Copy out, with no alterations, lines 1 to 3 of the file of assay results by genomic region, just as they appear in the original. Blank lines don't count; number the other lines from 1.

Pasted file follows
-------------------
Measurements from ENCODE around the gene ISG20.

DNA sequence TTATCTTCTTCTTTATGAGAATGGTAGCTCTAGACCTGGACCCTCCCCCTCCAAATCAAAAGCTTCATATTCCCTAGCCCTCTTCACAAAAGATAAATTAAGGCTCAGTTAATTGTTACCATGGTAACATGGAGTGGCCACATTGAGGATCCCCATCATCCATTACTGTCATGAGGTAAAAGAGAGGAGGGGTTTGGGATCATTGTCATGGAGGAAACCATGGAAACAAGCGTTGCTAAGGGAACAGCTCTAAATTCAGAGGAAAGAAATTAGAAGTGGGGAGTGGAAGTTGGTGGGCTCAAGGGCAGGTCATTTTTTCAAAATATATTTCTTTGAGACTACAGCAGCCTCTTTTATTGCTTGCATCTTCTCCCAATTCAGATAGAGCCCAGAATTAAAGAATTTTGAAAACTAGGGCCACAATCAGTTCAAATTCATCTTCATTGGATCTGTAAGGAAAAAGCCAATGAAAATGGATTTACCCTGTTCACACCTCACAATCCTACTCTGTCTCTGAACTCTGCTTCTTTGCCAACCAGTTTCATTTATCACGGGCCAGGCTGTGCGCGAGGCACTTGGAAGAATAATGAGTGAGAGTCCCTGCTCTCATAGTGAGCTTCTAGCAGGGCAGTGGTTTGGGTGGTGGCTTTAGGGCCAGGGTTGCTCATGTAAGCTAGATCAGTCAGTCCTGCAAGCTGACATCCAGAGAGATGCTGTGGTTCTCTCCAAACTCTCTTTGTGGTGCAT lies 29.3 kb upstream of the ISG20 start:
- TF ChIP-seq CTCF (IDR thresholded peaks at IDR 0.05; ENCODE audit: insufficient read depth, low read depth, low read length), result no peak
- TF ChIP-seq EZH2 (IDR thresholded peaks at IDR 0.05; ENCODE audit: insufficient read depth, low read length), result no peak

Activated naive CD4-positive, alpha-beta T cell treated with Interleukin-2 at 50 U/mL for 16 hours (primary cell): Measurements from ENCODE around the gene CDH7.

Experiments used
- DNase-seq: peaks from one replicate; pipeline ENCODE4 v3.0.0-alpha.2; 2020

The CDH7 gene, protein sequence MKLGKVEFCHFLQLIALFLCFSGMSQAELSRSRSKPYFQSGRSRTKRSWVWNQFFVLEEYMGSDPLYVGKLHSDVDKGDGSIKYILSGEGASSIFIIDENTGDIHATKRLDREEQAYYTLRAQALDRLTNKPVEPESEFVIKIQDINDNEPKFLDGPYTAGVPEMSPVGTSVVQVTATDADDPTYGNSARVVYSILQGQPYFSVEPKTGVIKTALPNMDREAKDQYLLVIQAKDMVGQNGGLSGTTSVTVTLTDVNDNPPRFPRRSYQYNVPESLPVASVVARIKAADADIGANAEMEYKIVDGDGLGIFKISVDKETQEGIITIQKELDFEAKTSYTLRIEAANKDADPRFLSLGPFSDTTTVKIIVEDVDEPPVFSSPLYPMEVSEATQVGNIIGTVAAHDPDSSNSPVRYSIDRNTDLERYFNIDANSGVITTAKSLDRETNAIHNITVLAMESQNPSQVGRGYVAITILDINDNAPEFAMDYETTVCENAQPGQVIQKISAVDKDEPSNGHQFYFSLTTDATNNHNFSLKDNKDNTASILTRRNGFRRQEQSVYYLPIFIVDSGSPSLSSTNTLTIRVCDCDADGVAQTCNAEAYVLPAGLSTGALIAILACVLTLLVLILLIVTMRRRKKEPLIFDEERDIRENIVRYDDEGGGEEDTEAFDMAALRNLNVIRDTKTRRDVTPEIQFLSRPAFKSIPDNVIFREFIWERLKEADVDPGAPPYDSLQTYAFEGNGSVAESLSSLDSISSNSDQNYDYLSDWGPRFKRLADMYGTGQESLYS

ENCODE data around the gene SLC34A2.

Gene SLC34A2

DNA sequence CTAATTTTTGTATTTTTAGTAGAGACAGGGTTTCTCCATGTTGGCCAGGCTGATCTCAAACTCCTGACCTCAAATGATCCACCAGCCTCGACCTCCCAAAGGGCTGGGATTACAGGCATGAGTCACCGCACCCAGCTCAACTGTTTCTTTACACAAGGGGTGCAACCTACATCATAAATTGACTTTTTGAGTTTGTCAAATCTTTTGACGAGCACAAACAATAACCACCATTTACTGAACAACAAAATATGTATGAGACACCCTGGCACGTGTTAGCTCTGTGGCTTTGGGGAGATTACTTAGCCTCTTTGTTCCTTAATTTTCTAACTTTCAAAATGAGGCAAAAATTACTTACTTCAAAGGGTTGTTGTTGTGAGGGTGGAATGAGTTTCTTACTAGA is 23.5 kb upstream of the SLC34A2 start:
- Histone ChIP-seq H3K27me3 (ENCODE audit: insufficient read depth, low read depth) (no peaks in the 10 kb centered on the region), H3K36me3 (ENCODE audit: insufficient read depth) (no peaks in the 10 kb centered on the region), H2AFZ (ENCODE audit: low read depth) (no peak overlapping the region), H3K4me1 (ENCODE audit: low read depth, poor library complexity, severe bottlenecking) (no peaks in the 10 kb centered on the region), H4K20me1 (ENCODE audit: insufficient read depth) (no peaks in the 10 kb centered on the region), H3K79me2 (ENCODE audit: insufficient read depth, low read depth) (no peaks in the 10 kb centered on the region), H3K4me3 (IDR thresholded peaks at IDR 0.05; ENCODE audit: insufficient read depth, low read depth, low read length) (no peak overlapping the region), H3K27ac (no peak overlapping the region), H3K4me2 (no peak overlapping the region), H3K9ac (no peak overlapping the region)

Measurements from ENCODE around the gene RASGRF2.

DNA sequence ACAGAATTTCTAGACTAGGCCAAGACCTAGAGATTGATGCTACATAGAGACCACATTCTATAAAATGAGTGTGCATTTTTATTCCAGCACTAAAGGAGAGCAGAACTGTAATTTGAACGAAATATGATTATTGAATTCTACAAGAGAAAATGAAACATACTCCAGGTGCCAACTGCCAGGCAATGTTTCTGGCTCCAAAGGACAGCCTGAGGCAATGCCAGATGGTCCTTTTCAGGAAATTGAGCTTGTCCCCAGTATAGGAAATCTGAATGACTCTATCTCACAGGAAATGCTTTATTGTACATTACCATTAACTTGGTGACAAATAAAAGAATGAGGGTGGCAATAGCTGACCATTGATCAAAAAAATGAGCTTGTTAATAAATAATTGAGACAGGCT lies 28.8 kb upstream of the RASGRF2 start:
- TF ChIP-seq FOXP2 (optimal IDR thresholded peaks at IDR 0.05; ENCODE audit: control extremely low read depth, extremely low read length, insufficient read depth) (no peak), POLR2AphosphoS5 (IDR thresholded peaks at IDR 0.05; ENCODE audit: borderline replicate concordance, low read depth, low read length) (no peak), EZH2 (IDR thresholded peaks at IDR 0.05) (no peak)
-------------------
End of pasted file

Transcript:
Measurements from ENCODE around the gene ISG20.

DNA sequence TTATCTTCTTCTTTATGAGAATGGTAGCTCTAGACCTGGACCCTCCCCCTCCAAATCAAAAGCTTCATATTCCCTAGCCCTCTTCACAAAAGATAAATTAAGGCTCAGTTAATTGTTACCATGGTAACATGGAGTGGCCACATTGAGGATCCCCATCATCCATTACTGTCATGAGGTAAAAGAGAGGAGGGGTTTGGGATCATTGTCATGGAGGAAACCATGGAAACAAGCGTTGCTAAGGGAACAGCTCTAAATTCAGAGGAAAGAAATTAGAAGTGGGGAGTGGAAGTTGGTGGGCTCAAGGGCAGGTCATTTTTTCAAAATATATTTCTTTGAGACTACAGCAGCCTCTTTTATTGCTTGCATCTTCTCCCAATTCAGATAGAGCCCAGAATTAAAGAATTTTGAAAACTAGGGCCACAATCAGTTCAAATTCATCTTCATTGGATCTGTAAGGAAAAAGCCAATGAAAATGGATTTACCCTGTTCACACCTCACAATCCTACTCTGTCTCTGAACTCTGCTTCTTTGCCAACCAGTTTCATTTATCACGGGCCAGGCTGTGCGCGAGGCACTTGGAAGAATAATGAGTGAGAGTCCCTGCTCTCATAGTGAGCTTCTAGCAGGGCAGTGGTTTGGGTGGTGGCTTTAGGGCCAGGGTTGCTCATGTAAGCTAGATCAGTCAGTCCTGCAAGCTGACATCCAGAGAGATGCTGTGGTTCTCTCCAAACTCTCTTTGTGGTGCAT lies 29.3 kb upstream of the ISG20 start:
- TF ChIP-seq CTCF (IDR thresholded peaks at IDR 0.05; ENCODE audit: insufficient read depth, low read depth, low read length), result no peak